Kentucky keeps proving naysayers wrong, stays undefeated in SEC

Kentucky football coach Mark Stoops charges the field after Kentucky's 28-7 win over Mississippi State Saturday night at Kroger Field. (Kentucky Today/Bill Thiry)

LEXINGTON, Ky. (KT) — Kentucky keeps knocking down proverbial doors and the Wildcats busted through another opening with a 28-7 victory over Mississippi State Saturday night.

Two weeks after ending a 31-game losing streak to Florida and defeating the Gators for the first time in Gainesville since 1979, Kentucky dominated the Bulldogs from top to bottom to win its first two Southeastern Conference games for the first time since 1977. For Wildcats, it was a long time coming.

Since his arrival more than six years ago, Kentucky coach Mark Stoops has endured several close calls on both ends of the spectrum but has been waiting for the ultimate breakthrough. His message to the Wildcats earlier this week was to stay the course and wanted his squad to keep “buying in and doing the dirty work when nobody’s watching.”

“That was one of my messages (last Monday),” Stoops said. “I talked a lot about you reap what you sew and sooner or later, you’re going to get paid and you’re going to benefit from that. You don’t know when that time is, but you’ve got to keep working, keep doing it and eventually you’re going to get paid many times over. Our team is working hard in a lot of ways when people don’t see it.”

Despite an unblemished record, the Wildcats (4-0) were an underdog against the 14th-ranked Bulldogs and the players wanted to make another strong statement to the naysayers.

“Everybody picked (us to lose) and the same thing against Florida,” Kentucky senior linebacker Jordan Jones said. “We keep pricing people wrong. I don’t know what else you have to prove. It’s such a long season and we’re not done yet.”

Four games into his sixth season at the helm, the Wildcats are receiving a paycheck that has no monetary value. Instead, Stoops is watching the Wildcats cash in memorable moments on both sides of the football.

“It’s arguably one of the most complete games since I’ve been here and I’m just appreciating the team’s approach,” Stoops said. “There’s nothing cocky about this team, but they expected to play like this and that’s the way they prepared and that’s the way they’re going to go about their business. That’s what I love about this team.”

A defensive-minded coach, Stoops loved the fact the Wildcats held Mississippi State to 201 total yards, including 53 in the second half. The Bulldogs were averaging 311 yards rushing per game prior to the contest and managed just 56 yards on the ground and an average of a scant two yards per carry.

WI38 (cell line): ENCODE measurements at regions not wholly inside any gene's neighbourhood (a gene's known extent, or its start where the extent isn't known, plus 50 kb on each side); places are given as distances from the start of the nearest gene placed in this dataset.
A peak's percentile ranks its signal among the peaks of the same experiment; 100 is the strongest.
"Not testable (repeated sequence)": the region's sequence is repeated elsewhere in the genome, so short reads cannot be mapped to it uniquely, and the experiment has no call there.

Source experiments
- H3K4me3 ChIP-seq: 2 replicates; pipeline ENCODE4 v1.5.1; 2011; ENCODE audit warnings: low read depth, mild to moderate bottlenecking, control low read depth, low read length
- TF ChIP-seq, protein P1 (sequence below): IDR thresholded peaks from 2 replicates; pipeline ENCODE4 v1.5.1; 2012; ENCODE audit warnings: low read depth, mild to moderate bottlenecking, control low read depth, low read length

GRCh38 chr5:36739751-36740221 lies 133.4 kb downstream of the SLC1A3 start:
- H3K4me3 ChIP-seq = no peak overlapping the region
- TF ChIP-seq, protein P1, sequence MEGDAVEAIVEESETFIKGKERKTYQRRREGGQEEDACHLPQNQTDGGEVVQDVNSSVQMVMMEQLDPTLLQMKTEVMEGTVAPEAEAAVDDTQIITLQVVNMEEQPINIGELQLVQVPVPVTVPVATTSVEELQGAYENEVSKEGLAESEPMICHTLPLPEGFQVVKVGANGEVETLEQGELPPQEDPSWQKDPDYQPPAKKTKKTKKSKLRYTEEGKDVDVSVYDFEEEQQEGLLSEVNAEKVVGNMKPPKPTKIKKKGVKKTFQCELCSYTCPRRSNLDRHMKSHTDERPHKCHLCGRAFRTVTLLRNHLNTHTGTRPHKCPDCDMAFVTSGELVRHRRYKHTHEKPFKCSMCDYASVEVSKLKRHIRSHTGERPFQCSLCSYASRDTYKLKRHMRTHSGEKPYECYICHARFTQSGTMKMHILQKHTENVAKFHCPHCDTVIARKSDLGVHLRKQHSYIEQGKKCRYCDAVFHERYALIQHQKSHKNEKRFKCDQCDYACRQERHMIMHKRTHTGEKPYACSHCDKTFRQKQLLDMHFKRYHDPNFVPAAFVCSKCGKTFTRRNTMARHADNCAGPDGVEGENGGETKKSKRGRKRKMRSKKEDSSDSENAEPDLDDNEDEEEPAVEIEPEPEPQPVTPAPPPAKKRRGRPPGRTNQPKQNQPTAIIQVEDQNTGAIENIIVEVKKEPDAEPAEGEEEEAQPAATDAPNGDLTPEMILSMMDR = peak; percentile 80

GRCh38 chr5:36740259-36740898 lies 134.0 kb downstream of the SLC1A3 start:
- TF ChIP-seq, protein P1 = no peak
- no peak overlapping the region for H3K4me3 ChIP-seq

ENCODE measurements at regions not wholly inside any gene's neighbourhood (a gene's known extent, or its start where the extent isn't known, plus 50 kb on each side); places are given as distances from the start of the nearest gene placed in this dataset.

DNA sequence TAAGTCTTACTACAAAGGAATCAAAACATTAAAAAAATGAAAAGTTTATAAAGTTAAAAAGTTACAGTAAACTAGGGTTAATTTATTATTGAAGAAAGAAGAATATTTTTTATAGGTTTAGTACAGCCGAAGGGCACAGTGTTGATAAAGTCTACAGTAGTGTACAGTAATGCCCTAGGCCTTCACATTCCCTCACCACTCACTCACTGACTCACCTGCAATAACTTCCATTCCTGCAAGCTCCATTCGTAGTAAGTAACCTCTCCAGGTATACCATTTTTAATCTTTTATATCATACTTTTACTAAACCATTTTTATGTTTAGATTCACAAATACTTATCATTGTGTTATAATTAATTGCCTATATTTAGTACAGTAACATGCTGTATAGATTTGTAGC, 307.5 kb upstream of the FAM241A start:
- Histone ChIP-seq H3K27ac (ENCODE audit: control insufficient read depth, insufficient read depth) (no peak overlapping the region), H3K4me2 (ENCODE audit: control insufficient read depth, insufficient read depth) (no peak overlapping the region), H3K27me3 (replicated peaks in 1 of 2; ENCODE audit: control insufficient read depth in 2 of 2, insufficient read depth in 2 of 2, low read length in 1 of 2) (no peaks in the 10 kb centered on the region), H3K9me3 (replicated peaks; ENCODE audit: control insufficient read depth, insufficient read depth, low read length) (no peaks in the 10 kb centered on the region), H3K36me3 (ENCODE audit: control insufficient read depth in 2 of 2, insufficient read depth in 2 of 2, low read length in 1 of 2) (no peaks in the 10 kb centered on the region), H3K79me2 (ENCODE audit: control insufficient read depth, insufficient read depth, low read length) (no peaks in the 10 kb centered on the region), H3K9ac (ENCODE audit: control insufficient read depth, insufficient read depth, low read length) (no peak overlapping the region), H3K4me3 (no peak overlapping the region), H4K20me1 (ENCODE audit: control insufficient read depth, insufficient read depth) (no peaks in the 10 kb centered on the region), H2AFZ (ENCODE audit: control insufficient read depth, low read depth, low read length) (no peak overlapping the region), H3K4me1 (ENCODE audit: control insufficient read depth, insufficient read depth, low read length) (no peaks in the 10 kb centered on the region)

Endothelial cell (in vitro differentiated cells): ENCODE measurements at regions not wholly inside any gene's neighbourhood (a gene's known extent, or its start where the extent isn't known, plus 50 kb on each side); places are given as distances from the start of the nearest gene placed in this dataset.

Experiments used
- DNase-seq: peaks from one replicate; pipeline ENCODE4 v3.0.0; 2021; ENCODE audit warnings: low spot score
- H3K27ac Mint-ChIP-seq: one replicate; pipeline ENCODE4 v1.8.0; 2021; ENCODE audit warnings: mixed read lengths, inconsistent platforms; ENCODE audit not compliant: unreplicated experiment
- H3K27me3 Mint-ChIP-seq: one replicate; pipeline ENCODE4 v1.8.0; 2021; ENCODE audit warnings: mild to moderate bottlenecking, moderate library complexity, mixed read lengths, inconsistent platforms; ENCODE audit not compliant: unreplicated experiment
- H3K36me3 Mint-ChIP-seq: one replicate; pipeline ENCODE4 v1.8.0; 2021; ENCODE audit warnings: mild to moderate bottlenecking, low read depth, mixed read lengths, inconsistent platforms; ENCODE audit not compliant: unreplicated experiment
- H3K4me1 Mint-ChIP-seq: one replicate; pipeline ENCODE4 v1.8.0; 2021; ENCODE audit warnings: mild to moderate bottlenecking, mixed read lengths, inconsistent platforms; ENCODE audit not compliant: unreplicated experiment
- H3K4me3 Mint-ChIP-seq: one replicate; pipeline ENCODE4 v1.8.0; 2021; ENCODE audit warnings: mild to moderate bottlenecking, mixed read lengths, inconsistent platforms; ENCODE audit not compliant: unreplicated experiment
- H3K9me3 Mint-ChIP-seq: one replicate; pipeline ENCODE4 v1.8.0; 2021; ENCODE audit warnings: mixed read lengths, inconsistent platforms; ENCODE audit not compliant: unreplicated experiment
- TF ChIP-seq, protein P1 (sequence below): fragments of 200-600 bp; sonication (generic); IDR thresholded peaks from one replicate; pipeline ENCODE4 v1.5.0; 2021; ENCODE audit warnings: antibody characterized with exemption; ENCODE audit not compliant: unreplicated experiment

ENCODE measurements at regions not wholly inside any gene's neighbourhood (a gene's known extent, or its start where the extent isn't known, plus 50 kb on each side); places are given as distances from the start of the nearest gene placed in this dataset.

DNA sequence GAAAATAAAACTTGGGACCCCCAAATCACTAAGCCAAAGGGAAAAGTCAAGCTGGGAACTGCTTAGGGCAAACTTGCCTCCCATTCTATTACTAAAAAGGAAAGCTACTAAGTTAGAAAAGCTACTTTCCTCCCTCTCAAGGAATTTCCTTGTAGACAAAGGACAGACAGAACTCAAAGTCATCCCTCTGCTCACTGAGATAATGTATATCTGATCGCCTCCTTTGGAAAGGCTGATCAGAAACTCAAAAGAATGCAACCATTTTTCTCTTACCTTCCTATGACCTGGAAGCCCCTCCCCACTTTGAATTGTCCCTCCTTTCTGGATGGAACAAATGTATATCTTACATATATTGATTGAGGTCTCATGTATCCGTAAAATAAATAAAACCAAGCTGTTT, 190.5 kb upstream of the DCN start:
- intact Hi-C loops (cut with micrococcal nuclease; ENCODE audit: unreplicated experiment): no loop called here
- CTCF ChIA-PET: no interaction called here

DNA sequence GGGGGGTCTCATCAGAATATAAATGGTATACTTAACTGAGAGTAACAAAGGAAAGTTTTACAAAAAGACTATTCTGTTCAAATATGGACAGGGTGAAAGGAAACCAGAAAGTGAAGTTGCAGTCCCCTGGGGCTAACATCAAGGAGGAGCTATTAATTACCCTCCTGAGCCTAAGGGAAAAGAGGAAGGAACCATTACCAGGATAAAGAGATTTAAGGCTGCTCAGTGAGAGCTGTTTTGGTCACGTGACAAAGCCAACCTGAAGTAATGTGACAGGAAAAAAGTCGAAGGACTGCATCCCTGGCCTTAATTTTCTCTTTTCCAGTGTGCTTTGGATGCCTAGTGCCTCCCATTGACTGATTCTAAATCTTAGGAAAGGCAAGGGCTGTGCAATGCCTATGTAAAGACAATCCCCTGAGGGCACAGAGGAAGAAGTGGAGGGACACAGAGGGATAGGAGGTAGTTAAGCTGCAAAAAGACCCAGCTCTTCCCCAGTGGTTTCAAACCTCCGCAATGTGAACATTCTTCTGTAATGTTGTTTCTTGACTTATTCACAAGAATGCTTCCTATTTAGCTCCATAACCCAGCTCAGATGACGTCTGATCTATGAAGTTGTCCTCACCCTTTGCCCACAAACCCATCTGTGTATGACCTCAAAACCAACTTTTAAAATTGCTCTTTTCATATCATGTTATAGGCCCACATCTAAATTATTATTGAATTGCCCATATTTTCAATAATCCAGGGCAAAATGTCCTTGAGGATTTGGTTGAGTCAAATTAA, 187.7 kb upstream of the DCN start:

Instead of using a complex scheme to stop Mississippi State veteran quarterback Nick Fitzgerald, who dismantled the Wildcats in a 45-7 win last year in Starkville, Stoops and his staff devised a plan that was straightforward and easy to understand.

“We had a great plan, but it was simple,” the Kentucky coach said. “It was great team defense. We weren’t overly complex.”

The scheme came easy for the Wildcats, especially the veterans.

“We felt comfortable out there — we all did — and it showed,” Kentucky senior linebacker Josh Allen said. “We went out, especially in the second half, and showed them we play real football now.  We’re here and we want everybody to know it. We’re not going anywhere.”

In addition to Kentucky’s defensive performance, there was running back Benny Snell, putting on a show yet again. The Kentucky junior running back rushed for 125 yards and scored all four touchdowns and proved last year’s 18-yard performance against the Bulldogs in Starkville was a fluke.

“He’s just Benny, he really is,” Stoops said., “He’ll be the first to credit the physicality of the offensive line, but he has a determination about him and a toughness and vision. … He’s Benny.”

In addition to the performance on the field, Stoops praised Big Blue Nation for doing its part in the stands and honoring the memory of Marco Shemwell, a 4-year-old who died this week following an accident as his family was leaving Kroger Field last week.

“That’s what we play in the SEC (and) that’s the environment they’re supposed to play in and it makes a difference. When they’re loud ad the offense line can’t hear the snap count like that, it’s very hard to block Josh (Allen). That’s where it makes a difference.

The Wildcats plan to celebrate for about 16 hours before shifting their focus to South Carolina.

“What a special night, on all fronts,” Stoops said afterward. “Truly a great night.”

Keith Taylor is sports editor for Kentucky Today. Reach him at or twitter @keithtaylor21.

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